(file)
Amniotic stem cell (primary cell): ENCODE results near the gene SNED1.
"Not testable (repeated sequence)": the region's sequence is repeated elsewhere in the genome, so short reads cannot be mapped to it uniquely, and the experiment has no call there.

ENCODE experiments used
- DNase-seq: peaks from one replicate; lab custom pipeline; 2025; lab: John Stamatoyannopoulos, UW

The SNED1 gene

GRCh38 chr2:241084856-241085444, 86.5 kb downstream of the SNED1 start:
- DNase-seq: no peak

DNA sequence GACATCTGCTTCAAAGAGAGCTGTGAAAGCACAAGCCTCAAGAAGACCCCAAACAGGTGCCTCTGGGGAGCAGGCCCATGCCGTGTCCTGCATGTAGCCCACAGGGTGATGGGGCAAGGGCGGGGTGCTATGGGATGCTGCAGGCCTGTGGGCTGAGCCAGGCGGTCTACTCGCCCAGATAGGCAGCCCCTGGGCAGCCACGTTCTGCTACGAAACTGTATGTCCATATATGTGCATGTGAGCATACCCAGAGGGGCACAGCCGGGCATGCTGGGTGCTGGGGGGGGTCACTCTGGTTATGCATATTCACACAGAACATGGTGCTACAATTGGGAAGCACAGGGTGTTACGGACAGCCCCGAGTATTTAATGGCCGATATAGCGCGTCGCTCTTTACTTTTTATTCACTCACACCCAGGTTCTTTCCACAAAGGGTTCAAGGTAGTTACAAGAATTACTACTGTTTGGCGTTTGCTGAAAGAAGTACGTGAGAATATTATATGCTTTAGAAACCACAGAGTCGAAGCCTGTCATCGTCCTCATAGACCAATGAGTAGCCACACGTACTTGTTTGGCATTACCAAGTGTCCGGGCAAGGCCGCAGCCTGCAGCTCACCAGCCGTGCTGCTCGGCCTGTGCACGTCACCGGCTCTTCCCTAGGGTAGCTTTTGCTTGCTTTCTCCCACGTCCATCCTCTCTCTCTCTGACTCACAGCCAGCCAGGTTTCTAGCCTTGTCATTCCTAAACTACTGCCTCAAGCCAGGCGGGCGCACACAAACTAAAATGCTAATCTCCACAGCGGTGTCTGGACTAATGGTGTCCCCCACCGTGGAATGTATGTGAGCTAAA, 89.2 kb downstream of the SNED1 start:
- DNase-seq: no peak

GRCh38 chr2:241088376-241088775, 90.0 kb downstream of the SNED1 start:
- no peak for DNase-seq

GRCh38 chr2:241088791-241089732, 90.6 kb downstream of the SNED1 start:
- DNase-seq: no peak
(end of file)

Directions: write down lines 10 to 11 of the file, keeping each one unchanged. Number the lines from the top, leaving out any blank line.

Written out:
GRCh38 chr2:241088376-241088775, 90.0 kb downstream of the SNED1 start:
- no peak for DNase-seq